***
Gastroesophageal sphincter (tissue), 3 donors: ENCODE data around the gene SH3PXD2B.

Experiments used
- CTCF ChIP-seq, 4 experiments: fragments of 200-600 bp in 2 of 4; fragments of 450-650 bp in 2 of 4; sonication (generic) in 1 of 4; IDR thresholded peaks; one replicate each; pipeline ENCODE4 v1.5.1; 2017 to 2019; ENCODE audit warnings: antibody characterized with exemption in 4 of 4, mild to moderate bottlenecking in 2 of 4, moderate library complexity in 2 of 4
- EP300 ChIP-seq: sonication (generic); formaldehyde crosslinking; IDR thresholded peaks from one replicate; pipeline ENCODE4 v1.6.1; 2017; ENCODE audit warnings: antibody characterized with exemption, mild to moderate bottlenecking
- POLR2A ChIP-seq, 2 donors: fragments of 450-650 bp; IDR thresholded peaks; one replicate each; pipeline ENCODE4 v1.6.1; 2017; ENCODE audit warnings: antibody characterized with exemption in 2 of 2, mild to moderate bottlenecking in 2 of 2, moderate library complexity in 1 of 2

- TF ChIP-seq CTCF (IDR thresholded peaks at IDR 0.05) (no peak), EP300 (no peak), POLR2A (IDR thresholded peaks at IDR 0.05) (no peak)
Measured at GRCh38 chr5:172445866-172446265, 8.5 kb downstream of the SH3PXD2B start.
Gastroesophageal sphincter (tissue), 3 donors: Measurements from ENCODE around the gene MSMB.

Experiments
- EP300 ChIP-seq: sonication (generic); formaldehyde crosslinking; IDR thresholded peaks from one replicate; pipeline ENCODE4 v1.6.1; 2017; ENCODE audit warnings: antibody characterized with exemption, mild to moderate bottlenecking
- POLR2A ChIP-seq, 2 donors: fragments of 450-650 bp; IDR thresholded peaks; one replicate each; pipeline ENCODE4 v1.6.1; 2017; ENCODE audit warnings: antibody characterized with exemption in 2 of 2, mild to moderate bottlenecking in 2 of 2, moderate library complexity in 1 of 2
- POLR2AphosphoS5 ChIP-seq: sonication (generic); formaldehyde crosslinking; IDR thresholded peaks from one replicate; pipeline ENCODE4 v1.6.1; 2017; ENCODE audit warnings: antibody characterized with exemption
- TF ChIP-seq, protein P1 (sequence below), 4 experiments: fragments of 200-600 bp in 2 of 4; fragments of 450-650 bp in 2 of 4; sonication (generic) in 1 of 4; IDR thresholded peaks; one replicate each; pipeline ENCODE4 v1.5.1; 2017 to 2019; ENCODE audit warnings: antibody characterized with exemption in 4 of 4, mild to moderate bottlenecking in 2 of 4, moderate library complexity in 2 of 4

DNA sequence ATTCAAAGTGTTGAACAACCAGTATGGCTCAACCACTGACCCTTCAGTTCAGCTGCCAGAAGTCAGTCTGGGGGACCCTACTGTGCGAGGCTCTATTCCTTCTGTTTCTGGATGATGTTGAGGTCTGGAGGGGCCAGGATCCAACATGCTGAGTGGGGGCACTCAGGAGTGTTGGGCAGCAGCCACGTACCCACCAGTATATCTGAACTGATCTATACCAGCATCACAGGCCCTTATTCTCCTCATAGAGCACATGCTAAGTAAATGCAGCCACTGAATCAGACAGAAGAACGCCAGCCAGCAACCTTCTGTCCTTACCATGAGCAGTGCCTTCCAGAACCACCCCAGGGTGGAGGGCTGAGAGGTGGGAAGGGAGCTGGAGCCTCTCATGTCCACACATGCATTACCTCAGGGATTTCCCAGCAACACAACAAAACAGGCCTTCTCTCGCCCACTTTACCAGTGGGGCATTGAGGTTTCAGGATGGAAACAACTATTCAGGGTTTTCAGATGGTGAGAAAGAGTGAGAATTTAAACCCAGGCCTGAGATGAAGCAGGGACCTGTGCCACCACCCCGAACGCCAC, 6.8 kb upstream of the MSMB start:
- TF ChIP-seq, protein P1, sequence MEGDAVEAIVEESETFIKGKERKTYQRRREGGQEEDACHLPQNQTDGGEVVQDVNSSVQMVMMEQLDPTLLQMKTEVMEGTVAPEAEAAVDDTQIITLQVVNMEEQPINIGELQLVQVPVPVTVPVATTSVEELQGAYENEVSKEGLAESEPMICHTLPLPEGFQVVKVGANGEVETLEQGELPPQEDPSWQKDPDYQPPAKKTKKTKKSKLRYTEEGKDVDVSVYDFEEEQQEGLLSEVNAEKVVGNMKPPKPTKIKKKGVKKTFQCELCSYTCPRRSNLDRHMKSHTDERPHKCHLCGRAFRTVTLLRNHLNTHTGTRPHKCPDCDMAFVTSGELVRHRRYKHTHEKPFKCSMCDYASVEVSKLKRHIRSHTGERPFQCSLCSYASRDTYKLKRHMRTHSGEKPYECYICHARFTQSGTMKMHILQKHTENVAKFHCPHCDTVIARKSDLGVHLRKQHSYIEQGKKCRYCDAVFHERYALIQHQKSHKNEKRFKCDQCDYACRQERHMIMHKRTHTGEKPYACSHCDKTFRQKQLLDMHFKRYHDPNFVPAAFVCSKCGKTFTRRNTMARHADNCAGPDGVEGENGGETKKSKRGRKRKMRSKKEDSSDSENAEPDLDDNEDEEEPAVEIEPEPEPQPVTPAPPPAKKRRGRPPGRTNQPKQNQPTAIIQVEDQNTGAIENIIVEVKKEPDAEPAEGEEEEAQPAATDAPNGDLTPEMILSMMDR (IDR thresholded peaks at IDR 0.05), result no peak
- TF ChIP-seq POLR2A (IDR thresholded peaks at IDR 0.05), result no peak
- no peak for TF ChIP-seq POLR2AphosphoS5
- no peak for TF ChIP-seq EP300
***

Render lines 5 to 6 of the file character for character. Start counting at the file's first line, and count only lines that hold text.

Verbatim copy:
- POLR2A ChIP-seq, 2 donors: fragments of 450-650 bp; IDR thresholded peaks; one replicate each; pipeline ENCODE4 v1.6.1; 2017; ENCODE audit warnings: antibody characterized with exemption in 2 of 2, mild to moderate bottlenecking in 2 of 2, moderate library complexity in 1 of 2

- TF ChIP-seq CTCF (IDR thresholded peaks at IDR 0.05) (no peak), EP300 (no peak), POLR2A (IDR thresholded peaks at IDR 0.05) (no peak)